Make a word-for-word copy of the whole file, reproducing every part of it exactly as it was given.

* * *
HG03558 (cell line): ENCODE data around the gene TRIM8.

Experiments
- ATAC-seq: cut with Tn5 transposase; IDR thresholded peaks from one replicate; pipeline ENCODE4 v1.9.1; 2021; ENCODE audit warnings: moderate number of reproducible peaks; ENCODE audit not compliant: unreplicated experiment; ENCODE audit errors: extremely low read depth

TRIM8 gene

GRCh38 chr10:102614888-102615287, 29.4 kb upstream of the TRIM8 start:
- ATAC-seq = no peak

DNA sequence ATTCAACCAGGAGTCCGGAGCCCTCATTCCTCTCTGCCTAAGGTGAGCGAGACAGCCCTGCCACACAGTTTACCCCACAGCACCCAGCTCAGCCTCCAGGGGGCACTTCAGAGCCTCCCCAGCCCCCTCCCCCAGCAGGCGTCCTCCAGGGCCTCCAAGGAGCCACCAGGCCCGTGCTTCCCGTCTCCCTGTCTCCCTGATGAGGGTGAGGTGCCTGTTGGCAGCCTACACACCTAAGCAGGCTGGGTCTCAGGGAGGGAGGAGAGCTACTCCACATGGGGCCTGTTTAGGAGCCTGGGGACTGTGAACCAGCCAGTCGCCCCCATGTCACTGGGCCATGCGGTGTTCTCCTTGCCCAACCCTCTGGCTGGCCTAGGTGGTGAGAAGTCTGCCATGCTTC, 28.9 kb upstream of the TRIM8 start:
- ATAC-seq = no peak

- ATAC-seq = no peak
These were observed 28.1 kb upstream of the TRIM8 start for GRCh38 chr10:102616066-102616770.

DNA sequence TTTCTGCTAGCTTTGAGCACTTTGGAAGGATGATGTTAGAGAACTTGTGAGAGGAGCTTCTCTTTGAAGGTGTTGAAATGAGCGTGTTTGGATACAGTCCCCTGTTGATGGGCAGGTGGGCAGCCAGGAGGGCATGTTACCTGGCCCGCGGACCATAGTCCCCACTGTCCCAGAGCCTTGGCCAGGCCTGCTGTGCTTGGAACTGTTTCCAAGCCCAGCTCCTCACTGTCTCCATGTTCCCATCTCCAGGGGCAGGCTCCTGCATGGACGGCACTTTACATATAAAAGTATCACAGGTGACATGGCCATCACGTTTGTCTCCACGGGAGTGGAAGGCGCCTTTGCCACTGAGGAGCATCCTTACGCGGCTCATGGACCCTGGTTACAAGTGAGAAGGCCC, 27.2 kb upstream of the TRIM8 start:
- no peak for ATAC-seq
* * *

HG03558 (cell line): ENCODE data around the gene TRIM8.

Experiments
- ATAC-seq: cut with Tn5 transposase; IDR thresholded peaks from one replicate; pipeline ENCODE4 v1.9.1; 2021; ENCODE audit warnings: moderate number of reproducible peaks; ENCODE audit not compliant: unreplicated experiment; ENCODE audit errors: extremely low read depth

TRIM8 gene

GRCh38 chr10:102614888-102615287, 29.4 kb upstream of the TRIM8 start:
- ATAC-seq = no peak

DNA sequence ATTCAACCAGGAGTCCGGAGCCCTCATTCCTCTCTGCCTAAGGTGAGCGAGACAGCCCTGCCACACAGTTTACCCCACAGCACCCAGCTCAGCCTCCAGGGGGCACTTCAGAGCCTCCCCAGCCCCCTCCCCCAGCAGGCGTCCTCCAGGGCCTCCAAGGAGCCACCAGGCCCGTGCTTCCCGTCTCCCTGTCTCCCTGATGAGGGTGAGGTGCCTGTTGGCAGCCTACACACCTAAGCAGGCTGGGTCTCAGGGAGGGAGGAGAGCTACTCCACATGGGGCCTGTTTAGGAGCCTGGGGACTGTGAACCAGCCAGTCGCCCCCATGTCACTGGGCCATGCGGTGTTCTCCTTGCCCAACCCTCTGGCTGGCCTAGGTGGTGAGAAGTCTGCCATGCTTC, 28.9 kb upstream of the TRIM8 start:
- ATAC-seq = no peak

- ATAC-seq = no peak
These were observed 28.1 kb upstream of the TRIM8 start for GRCh38 chr10:102616066-102616770.

DNA sequence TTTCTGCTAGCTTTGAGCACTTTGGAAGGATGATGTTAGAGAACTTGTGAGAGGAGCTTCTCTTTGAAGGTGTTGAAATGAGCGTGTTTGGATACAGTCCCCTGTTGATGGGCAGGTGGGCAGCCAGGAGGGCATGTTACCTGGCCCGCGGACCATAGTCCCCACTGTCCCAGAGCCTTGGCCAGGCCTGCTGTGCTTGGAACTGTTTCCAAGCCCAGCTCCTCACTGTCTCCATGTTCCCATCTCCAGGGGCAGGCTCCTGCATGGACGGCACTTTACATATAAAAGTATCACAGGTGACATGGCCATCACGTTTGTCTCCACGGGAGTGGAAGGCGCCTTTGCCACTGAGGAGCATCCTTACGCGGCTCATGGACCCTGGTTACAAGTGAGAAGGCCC, 27.2 kb upstream of the TRIM8 start:
- no peak for ATAC-seq